When his wonderful wife Helene takes the stage in Orlando next spring to formally accept the Photoshop Hall of Fame award on Jim’s behalf, I know that hall will be filled with people that have been touched by Jim’s work; his teaching, and his heart for sharing what he had learned over the years, with an industry that meant so much to him.

I consider it a great blessing to have known Jim, and it has been an honor to call him my friend. Our industry and our lives are better because he was in it.

Jim, I shall never forget you. None of us will.

-Scott

My guest this week on “The Grid” was the most awesome dog photographer anywhere, Kaylee Greer (who, by the way, has the cover shot on the new National Geographic magazine “Nat Geo Wild“). On the episode (you can watch it above), she answers viewer’s questions; shares her techniques for dealing with hard to photograph dogs (and tougher to deal with dog owners), and well…she was just awesome. You will love it and learn a lot (she shares some great tricks, too!).

Kaylee is here at our studio filming another online course for KelbyOne that should be released in about four to six weeks. Her first class was such a huge hit, and she shared everything from lighting to post processing, but she’s got so much more to share, so we were out on location with her today filming her next class and we’re super psyched to be bringing more Kaylee your way.

Hope you all have a great weekend, and we’ll see you back here on Monday (well, I sure hope). :)

Best,

-Scott

titletracksexp

I am so excited about this personal project! It’s a photo collaboration between Kalebra and I (she comes up with the concept, and does the art direction and styling, and I do the lighting, shooting and retouching), and I can’t wait to share the first shot in the series with you today.

The whole story; the final image; and lots of behind-the-scenes shots (along with camera and lighting details) are over at this link. 

Thanks so much for checking it out. I can’t wait to shoot #2 in the series! (more details to come).

Hope you have an awesome Tuesday!

Best,

-Scott

It’s going to be a great Tuesday, let’s kick it off with some football and remote stuff:

dolphinssocial

I had such a fantastic time shooting with the Miami Dolphins photo crew for the Dolphins big win against the Jets (shoutout to Surf, Jon, Brandon, and Jeff – these guys are doing some really progressive stuff photography wise and social media wise).

I was psyched to see one of my images on the Dolphin’s Social Media during the game. That’s one of my shots above, taken with a remote camera rig (see below), so I thought I’d break that down here on the blog.

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Above: Here’s the remote camera rig (I took this shot at the game). This is actually a surprisingly simple set-up.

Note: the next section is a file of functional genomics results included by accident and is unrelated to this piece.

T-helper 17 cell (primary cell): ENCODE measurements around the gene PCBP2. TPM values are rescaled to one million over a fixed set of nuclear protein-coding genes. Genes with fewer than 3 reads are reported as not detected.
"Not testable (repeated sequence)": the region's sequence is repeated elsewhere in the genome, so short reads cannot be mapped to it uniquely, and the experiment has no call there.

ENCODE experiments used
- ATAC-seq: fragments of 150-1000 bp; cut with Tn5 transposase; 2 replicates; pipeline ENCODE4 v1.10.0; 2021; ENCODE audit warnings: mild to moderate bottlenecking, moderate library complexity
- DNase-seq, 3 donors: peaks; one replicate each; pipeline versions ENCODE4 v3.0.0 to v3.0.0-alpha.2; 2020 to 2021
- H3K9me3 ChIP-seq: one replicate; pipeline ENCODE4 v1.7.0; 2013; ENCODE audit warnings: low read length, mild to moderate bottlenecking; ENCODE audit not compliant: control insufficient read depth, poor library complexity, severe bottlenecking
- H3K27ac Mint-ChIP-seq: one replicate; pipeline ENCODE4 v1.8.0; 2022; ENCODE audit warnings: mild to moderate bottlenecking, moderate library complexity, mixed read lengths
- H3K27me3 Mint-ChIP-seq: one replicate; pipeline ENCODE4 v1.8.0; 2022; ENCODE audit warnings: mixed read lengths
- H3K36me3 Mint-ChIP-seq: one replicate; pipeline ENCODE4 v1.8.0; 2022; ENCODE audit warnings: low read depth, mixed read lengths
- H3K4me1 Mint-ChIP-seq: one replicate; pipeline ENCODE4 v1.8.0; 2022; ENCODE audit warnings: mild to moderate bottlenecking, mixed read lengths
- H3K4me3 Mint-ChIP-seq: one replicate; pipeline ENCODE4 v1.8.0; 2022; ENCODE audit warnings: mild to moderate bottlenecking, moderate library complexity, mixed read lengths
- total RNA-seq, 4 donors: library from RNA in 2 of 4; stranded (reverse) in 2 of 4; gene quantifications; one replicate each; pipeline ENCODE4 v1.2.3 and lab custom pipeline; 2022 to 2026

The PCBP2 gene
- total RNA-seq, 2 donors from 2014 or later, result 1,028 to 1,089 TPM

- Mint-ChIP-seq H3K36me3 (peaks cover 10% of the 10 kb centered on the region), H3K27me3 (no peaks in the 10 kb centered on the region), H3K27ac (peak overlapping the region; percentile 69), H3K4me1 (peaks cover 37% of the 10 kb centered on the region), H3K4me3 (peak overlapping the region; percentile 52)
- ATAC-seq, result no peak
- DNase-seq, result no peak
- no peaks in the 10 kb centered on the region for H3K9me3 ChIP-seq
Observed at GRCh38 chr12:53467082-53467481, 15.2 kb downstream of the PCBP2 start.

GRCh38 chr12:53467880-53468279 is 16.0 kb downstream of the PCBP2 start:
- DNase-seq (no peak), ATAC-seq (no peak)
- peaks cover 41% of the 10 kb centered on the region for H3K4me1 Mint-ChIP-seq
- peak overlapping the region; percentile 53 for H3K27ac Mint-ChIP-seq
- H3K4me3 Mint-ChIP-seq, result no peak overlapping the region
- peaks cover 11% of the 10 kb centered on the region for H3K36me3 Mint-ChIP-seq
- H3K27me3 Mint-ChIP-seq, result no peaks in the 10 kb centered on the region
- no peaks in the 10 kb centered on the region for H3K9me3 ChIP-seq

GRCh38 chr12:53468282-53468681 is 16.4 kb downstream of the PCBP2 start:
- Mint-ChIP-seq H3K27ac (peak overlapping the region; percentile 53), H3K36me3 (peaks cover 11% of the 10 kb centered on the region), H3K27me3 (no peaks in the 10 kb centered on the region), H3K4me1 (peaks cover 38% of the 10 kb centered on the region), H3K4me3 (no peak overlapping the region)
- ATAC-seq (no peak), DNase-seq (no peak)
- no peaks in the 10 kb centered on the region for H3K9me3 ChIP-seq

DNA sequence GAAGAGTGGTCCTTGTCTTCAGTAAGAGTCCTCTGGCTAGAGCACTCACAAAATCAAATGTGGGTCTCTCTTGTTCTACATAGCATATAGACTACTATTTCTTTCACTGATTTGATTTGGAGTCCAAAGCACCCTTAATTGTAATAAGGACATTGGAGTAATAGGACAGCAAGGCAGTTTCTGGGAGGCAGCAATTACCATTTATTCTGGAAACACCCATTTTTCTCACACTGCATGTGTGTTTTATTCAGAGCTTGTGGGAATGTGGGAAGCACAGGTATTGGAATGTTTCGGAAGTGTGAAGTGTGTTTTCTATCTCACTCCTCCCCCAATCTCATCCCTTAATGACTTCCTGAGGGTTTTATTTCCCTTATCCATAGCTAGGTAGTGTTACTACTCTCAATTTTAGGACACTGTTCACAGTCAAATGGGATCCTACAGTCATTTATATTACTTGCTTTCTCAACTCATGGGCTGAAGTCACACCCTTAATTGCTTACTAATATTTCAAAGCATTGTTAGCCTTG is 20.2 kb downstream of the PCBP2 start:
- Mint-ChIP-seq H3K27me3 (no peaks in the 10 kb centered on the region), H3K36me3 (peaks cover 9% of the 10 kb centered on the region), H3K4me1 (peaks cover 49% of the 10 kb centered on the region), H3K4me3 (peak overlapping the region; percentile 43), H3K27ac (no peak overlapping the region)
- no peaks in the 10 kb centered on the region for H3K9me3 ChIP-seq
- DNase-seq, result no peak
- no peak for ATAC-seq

(1) You need two PocketWizard Plus IIIs — that’s what wirelessly fires the camera. One goes on top of your remote camera (as seen here); the other goes on top of the camera you’re holding in your hand. You could just fire the remote by pressing the Test button on the other PocketWizard, but I prefer that it fires the remote automatically when I fire the camera I’m holding in my hands. All you have to do to make that happen, is put the second PocketWizard Plus III on the hotshoe mount of the camera you’re shooting. Boom. Done.

(2) You will need a little connector cable (sold by PocketWizard) that connects the PocketWizard to the port on the side of your camera where you’d normally plug in a cable release. Make sure you buy the cable that fits your camera’s brand, make and model.

(3) I use a Platypod Pro Max as my base. It’s very thin, sturdy as anything (made of aircraft grade aluminum), and I could do a whole blog post just about it and how you can use it. Believe it not, this will easily mount to a goal post. It’s the best ever!

(4) You will need some type of ballhead, so you can aim your camera. I used an inexpensive Oben BE-117 (around $79 from B&H Photo). Actually, a darn good ballhead for the price, and holds up to 17+ pounds.

Of course, you will need a body and a lens. I used a Canon 1Dx with a 14mm ultra wide angle lens to get a little more depth (since I had to position it kind of blindly).

Camera Settings
I set my f-stop at f/5.6, and my Shutter Speed was 1/1000 of a second, at 160 ISO (that ISO is courtesy of Auto ISO, which I always have turned on at the game, with the minimum shutter speed set at 1/1000).

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Above: Here’s the placement. The timing is so tight that you don’t get a lot of time to precisely position it. Since the players and the smoke aren’t firing at full bore, the whole thing is a bit of crap-shoot, which is why having an Ultrawide 14mm lens is a good choice. It’s going to get everything — it’s all going to be in focus, and you can just crop it in later. dolremote2

Above: Here’s a better look. This was taken with a 70-200mm I’m holding in my hands to shoot the player intros. Again, when I fire my handheld camera, it automatically fires that remote camera at the same time. Well, pretty close anyway.